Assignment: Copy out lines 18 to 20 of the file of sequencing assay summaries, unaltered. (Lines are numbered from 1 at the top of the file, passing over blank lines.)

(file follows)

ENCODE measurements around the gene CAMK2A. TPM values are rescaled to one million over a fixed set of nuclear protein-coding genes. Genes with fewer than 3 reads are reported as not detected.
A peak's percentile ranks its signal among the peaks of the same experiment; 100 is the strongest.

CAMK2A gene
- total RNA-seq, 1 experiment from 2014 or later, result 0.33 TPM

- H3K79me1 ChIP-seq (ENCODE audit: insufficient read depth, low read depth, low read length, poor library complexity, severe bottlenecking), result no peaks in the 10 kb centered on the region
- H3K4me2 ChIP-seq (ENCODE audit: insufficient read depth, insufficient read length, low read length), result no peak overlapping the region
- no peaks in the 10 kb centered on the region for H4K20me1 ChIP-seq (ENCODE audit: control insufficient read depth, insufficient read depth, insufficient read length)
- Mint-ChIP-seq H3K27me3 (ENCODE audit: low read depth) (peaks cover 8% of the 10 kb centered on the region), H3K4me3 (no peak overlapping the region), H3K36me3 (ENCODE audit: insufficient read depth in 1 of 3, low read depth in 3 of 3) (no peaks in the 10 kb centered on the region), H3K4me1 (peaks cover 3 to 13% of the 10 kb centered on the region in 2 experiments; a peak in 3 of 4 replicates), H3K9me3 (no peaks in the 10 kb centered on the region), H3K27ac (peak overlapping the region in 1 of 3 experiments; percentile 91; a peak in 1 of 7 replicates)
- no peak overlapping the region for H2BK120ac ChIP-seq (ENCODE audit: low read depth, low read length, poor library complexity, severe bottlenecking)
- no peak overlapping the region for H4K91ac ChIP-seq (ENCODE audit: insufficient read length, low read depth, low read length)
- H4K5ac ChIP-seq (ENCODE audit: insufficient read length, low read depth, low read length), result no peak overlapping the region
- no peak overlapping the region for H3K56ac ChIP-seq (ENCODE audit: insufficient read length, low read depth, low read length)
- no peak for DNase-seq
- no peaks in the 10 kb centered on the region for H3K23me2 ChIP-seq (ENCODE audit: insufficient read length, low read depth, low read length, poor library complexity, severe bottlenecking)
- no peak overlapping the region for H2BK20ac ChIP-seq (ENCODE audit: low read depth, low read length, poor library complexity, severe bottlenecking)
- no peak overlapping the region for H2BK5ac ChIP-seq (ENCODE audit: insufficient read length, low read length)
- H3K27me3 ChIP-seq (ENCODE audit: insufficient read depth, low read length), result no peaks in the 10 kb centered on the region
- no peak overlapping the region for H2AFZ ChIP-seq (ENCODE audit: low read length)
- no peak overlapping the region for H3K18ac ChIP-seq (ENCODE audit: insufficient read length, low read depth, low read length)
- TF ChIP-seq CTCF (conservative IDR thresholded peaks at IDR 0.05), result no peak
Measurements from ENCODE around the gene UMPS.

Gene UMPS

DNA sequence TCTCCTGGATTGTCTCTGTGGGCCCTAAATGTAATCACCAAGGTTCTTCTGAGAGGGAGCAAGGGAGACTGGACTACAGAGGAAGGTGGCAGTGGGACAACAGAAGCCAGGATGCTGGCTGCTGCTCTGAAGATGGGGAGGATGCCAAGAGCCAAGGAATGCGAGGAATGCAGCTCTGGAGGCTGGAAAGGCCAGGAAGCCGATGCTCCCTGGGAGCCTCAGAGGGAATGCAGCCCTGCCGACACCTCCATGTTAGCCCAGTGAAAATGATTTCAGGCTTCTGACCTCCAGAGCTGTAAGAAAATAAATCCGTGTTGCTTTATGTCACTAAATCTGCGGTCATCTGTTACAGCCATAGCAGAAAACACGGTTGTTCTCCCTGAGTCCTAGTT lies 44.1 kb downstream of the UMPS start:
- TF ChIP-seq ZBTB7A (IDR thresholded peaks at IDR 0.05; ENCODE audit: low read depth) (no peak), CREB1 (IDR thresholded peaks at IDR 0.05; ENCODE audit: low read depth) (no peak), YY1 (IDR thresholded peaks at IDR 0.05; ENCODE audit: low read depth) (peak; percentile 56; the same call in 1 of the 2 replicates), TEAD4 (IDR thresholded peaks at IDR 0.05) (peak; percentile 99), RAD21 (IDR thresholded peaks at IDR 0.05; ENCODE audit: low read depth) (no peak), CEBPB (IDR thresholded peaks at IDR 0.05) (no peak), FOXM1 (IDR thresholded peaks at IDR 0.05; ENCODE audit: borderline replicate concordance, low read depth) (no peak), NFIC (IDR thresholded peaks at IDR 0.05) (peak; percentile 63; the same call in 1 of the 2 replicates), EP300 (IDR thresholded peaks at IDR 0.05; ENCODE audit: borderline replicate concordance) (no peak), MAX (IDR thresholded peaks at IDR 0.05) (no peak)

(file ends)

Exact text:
- no peak overlapping the region for H2AFZ ChIP-seq (ENCODE audit: low read length)
- no peak overlapping the region for H3K18ac ChIP-seq (ENCODE audit: insufficient read length, low read depth, low read length)
- TF ChIP-seq CTCF (conservative IDR thresholded peaks at IDR 0.05), result no peak